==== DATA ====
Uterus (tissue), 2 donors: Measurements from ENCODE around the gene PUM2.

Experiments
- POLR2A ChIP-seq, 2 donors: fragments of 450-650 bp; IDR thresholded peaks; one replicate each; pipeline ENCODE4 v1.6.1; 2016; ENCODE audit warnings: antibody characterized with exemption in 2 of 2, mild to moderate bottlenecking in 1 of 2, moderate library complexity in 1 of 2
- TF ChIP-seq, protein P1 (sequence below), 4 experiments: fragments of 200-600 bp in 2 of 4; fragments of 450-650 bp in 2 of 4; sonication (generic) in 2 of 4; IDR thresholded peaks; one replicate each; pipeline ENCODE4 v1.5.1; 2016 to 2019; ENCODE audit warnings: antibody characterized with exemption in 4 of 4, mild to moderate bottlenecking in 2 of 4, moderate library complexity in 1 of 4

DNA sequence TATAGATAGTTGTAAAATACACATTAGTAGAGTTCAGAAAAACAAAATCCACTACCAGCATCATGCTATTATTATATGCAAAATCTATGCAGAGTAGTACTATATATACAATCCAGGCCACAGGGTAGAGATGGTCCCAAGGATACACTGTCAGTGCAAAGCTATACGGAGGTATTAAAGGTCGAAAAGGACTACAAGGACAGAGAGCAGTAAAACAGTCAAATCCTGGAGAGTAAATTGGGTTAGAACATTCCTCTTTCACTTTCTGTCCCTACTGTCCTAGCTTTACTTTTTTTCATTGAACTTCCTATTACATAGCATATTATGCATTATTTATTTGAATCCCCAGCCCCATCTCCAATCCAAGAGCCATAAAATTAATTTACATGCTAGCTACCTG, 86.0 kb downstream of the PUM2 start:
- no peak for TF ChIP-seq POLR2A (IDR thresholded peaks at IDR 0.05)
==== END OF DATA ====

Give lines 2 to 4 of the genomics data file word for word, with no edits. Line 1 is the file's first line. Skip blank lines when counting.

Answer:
Experiments
- POLR2A ChIP-seq, 2 donors: fragments of 450-650 bp; IDR thresholded peaks; one replicate each; pipeline ENCODE4 v1.6.1; 2016; ENCODE audit warnings: antibody characterized with exemption in 2 of 2, mild to moderate bottlenecking in 1 of 2, moderate library complexity in 1 of 2
- TF ChIP-seq, protein P1 (sequence below), 4 experiments: fragments of 200-600 bp in 2 of 4; fragments of 450-650 bp in 2 of 4; sonication (generic) in 2 of 4; IDR thresholded peaks; one replicate each; pipeline ENCODE4 v1.5.1; 2016 to 2019; ENCODE audit warnings: antibody characterized with exemption in 4 of 4, mild to moderate bottlenecking in 2 of 4, moderate library complexity in 1 of 4